Matthew 23:28, “In the same way, on the outside you appear to people as righteous but on the inside you are full of hypocrisy and wickedness.”
One of the biggest issues Jesus had with the Jewish religious leaders of His day was their hypocrisy. The English word “hypocrite” comes from the ancient Greek word for “actor or pretender,” which is “hypokrit?s.” Therefore, to be a hypocrite means you “pretend to be someone you are not.” And thus, hypocrisy is defined as “play acting.”
Some people may wrongly think that being a hypocrite is someone who has made mistakes or is imperfect. If the definition of hypocrite was, “a person who makes mistakes” then everyone would be a hypocrite because no one always does what is right, Proverbs 24:16. Therefore, a hypocrite is not someone that never makes mistakes, but rather someone who hides their mistakes and pretends they never happened. As a result, lies and deception always go together with hypocrisy.
For example, imagine if you were a single person volunteering as a youth leader in your church. If you were having sex outside of marriage and still trying to teach the kids in the youth group to be a virgin- you are a hypocrite. You should confess your sins to the youth pastor, step down from leadership, and learn how to “practice” what you’ve been “preaching,” Romans 2:1.
Or imagine if you were a manager at your job and were responsible to hand in reports to your boss on time and with accuracy. However, if you continually handed in the reports late and did an unsatisfactory job but kept harassing your employees for their work- you are a hypocrite. Plus, consider how you would talk to your employees- those who hand in reports to you. Would you give them grace and express understanding in their difficulties? Or would you pretend and act like you were better in your work then them and come across as a “know it all” and “perfectionist?”
Likewise, Jesus wasn’t upset with the Law of Moses or the high standard that God had placed on the Jews nor was He angry because the Jewish leaders failed at times to keep it- Jesus’ main problem with the priests and teachers of the Law was that they pretended and acted like they were “experts at keeping the Law,” yet they were just as bad, if not worse, then the people they were supposed to be helping, Matthew 23:15.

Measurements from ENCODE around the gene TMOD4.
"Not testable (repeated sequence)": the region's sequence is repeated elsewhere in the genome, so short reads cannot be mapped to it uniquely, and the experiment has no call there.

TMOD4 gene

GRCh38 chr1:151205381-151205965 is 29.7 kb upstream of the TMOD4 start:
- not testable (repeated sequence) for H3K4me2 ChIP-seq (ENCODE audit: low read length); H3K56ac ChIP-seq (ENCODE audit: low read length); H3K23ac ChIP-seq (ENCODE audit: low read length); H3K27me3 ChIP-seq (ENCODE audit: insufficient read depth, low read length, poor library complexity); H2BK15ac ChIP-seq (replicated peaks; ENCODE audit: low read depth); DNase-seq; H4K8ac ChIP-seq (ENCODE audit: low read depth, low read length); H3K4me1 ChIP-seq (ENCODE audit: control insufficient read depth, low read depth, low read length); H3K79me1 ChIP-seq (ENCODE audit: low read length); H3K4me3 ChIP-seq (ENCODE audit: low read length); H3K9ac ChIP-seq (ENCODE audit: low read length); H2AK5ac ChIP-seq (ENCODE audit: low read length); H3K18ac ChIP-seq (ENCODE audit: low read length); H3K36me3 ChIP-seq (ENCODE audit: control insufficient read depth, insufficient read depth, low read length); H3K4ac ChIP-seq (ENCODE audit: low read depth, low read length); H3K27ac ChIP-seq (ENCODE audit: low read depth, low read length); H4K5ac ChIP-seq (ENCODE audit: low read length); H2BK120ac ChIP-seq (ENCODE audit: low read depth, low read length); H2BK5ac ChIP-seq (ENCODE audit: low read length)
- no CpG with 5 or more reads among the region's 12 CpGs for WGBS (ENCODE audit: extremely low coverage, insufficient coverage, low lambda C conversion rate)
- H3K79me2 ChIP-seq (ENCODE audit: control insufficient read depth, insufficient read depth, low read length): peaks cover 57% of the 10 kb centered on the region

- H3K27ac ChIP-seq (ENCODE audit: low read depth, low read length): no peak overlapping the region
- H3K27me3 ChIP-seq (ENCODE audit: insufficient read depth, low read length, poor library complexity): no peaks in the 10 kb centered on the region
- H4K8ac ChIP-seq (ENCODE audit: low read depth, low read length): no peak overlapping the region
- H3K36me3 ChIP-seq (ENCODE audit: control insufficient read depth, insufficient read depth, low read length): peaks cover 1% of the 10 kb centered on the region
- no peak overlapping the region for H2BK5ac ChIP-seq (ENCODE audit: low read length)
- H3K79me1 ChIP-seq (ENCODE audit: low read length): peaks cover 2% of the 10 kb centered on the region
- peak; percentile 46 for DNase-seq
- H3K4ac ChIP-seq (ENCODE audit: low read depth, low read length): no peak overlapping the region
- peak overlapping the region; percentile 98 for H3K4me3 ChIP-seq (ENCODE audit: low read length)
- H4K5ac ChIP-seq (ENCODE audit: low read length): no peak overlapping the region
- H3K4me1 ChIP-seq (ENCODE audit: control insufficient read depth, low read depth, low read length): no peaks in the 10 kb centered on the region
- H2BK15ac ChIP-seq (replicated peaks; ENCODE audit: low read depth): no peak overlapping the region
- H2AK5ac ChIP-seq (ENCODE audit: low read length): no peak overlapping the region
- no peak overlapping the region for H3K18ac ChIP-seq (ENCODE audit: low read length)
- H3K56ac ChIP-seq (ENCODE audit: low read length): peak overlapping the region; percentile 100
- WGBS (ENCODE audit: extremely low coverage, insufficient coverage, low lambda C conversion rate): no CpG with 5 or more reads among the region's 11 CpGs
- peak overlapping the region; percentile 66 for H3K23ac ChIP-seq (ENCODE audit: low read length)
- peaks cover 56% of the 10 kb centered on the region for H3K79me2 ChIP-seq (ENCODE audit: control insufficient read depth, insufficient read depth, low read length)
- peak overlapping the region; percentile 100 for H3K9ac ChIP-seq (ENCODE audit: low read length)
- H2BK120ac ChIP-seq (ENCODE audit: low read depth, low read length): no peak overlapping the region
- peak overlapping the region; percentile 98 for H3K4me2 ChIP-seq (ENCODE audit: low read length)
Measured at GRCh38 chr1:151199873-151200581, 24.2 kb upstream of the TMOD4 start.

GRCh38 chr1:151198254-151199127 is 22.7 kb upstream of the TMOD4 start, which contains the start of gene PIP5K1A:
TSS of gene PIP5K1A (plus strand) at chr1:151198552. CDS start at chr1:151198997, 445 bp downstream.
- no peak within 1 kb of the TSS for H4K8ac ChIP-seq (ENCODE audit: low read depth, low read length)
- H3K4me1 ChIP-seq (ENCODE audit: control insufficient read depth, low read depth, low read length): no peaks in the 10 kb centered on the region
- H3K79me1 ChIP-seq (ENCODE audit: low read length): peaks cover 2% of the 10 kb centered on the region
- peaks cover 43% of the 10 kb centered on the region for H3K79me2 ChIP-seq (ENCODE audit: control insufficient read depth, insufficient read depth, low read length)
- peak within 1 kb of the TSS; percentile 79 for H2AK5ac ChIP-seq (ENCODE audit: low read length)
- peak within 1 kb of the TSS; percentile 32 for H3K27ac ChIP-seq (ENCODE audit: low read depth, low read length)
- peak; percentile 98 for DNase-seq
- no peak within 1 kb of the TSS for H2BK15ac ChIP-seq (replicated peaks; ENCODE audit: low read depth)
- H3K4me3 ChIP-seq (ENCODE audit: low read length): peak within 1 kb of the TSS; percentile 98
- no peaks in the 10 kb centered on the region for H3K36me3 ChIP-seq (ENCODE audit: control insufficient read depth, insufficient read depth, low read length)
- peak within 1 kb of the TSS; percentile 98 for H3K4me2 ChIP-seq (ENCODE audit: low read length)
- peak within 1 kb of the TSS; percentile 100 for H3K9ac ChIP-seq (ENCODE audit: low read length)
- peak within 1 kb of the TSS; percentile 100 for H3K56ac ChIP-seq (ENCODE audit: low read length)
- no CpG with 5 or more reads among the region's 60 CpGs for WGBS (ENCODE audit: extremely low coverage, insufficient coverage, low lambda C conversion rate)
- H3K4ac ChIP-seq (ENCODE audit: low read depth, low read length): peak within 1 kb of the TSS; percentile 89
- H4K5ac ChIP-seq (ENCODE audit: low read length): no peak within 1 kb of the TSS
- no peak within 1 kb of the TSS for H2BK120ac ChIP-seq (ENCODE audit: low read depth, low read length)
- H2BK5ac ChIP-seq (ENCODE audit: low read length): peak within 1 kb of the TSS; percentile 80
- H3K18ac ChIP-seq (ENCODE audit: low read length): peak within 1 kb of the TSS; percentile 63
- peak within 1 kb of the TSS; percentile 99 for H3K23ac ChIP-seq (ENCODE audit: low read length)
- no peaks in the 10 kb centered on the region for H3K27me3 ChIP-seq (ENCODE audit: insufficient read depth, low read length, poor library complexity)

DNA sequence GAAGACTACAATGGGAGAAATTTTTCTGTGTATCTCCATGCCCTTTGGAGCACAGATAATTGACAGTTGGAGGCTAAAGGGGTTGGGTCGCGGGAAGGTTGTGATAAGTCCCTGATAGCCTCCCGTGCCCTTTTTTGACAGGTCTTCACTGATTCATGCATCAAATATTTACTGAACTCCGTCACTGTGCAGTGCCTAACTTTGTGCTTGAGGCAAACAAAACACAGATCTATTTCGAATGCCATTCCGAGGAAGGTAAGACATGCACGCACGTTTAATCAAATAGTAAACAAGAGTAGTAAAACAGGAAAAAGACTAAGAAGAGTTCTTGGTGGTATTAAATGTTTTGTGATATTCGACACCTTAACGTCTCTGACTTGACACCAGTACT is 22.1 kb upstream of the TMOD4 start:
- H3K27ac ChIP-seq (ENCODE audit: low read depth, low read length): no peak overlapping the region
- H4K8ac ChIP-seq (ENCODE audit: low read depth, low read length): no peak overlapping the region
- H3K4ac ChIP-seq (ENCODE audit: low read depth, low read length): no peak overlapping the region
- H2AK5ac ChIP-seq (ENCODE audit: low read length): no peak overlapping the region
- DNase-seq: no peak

As a result, the key to not being a hypocrite is to be in a transparent and accountable relationship with people you trust, James 5:16. Find someone in the church to ask you the tough questions to help encourage honesty in your life. Also, consider openly sharing your weaknesses and struggles with others when you are in a place of leadership on the job, the church, or in the family. By being open with your struggles you will allow others to be open with theirs. And together you can grow with the people around you to be the best at all you do, Colossians 3:17.
Do you struggle with being the person you say you are? If so, pray this out loud, “Father, please forgive me for being fake and wearing a mask in life. Help me to be honest with others concerning who I really am. Make me a person of integrity wherever I go. Amen.”
Are you pretending to be someone you’re not to the people around you?
- Repent if you have been a hypocrite.
- Ask the Holy Spirit to reveal your weaknesses to you, so you can be honest and admit them before God and others.
- Walk honestly and humbly before all people.